In this forecast blog I’m just going to focus on the severe weather aspect for Wednesday by showing you basic meteorological parameters. There are others not listed, but these are the basics, and products that a weather enthusiast can use themselves to identify severe weather potential.
So what do I think will happen Wednesday? Well a strong upper level storm system will approach from the west and generate an area of low pressure at the surface in NW OK. A dry line will trail from that low down through WC OK. That will be the focus for severe storm development. These would be supercells, the storms that rotate and produce large hail, damaging winds and yes sometimes tornadoes. The threat area is along the I-35 corridor and points west between the hours of 4pm and 7pm as it looks today.
We’re going to look from top down in the atmosphere, starting with the jet stream.
Our first image shows that C OK is in the favorable position of the left exit region of the jet. This is an area of outflow for storms to develop.
Next we have the storm system itself, with vorticity rotating around the lower heights in the mid levels of the atmosphere. The colors represent lift to help break the CAP (inversion layer) and generate storms. Also referred to as the upper level disturbance. Brighter the colors, the better the lift.
At the same level we have a wind maximum rushing in. This extra speed of wind also helps to generate lift for storm development and creates turning.
Farther down we have the 700mb layer where we can notate strong vertical velocities over our surface features. In this case, the dryline. The stronger the vertical motion (brighter colors), the better the ability to break the CAP along the dryline and generate storms.
At the surface we have a rich axis of warm moist air feeding in. This is called the theta-e axis. And although it’s invisible to the naked eye, it’s somewhat of a boundary that storms can form on, if there is no inversion present. At other times, it fuels existing storms moving into that area.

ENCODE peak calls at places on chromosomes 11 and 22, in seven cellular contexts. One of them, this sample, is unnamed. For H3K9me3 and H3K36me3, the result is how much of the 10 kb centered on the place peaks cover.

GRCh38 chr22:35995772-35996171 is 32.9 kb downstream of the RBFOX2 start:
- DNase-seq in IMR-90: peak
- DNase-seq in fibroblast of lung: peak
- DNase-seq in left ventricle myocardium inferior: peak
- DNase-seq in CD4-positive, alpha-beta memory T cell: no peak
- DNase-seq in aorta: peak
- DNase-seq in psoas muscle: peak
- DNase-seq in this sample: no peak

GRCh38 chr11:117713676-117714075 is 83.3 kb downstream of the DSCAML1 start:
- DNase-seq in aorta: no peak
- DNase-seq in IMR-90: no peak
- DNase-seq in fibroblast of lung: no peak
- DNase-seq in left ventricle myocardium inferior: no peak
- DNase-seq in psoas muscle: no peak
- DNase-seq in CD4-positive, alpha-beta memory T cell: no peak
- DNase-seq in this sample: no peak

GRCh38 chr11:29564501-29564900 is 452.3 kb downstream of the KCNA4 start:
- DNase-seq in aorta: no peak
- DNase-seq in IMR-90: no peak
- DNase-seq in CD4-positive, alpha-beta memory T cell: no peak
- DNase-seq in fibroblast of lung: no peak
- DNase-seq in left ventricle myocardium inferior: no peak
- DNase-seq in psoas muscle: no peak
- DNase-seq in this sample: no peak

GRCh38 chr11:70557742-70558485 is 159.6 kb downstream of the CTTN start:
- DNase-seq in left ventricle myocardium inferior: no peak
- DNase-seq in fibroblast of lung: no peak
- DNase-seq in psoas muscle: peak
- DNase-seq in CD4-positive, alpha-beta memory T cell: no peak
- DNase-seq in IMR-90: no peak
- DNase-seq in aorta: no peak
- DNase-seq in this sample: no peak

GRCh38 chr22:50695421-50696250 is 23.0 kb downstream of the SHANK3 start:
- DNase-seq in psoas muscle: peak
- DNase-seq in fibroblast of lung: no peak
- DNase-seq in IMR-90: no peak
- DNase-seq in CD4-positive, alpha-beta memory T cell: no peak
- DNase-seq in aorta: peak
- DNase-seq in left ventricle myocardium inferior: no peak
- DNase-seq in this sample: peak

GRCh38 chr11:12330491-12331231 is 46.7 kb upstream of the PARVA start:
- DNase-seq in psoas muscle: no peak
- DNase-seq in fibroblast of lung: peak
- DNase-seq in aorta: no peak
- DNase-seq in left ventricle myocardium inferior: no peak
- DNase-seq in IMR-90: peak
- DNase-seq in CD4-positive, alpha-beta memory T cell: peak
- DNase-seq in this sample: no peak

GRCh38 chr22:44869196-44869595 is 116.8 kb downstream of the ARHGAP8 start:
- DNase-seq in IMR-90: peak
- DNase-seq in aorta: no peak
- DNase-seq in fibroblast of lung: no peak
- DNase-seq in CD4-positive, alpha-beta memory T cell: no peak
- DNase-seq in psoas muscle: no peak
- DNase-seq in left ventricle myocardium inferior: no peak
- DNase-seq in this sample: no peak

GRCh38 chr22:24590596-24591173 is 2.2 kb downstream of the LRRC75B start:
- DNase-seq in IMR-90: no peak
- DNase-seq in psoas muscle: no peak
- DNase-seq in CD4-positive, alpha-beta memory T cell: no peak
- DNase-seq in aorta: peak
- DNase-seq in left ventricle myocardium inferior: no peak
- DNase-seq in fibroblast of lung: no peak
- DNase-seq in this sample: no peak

Finally for this illustration, we look at the CAPE and shear across C OK. Both are adequate for rotating intense thunderstorms. The higher the CAPE, the greater the instability to work with. The more turning of shear >45 degrees from surface to 700mb, the better the chance of producing supercells which can be capable of generating tornadoes. 90 degrees or higher of turning is optimal for what none of us want.
So now you know why severe storms are in the forecast midweek. It’s too early to talk about tornadoes. There’s a 48 hour rule you need to hold others accountable for. Any talk beyond that is fear-mongering because too many things change. It takes specific ingredients to produce tornadoes that are often not present the day of these events. Models cannot see them this far out. So any talk is wish-casting at best, ignorance at worst. In my upcoming Facebook Lives, I’ll discuss that potential as we get closer to the event and outline the most favored areas should they become an issue to deal with.
Speaking of, see the image below. This is from my free weather app, ATsWeatherToGo. Notice how the user got a 21 minute jump start on the tornado developing with it, and heading towards them. This was long before the official tornado warning was issued by the NWS! Your eyes should be bugging out of your head right now, and your fingers working as fast as possible to download that app from Apple or Google. Imagine having that kind of time to prepare for a tornado! Please tell all of your friends and family. You just might not only save your life, but theirs too! -AT